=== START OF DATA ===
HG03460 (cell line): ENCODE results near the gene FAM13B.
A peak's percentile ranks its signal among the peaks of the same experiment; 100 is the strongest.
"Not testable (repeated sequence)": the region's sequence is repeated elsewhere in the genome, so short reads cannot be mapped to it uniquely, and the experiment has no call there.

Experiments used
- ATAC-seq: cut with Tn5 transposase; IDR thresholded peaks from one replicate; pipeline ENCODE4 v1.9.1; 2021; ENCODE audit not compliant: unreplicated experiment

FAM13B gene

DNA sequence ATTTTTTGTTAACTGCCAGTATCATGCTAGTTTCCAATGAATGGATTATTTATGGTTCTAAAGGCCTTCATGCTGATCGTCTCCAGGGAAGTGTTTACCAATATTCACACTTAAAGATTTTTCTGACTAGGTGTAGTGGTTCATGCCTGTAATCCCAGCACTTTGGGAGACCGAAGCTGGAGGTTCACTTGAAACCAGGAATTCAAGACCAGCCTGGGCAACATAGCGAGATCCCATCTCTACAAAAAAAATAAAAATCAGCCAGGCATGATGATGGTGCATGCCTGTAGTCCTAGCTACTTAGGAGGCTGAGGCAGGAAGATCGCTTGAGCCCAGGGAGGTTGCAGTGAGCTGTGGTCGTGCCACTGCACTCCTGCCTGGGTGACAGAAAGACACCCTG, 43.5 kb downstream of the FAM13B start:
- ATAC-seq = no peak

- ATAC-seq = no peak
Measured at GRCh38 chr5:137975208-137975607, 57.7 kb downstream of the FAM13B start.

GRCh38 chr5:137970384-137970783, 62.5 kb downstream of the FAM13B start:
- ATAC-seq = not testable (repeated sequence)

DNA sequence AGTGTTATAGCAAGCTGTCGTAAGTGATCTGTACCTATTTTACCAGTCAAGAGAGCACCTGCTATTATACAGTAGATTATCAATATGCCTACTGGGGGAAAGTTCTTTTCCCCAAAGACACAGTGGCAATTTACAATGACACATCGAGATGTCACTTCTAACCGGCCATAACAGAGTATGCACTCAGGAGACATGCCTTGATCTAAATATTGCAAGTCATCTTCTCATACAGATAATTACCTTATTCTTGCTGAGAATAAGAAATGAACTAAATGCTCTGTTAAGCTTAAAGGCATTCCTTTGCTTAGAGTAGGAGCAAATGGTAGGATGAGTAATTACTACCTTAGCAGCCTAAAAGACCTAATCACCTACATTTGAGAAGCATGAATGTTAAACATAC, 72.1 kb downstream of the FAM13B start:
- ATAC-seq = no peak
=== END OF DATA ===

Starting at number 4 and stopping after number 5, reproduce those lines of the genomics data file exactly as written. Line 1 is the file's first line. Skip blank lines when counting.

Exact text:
Experiments used
- ATAC-seq: cut with Tn5 transposase; IDR thresholded peaks from one replicate; pipeline ENCODE4 v1.9.1; 2021; ENCODE audit not compliant: unreplicated experiment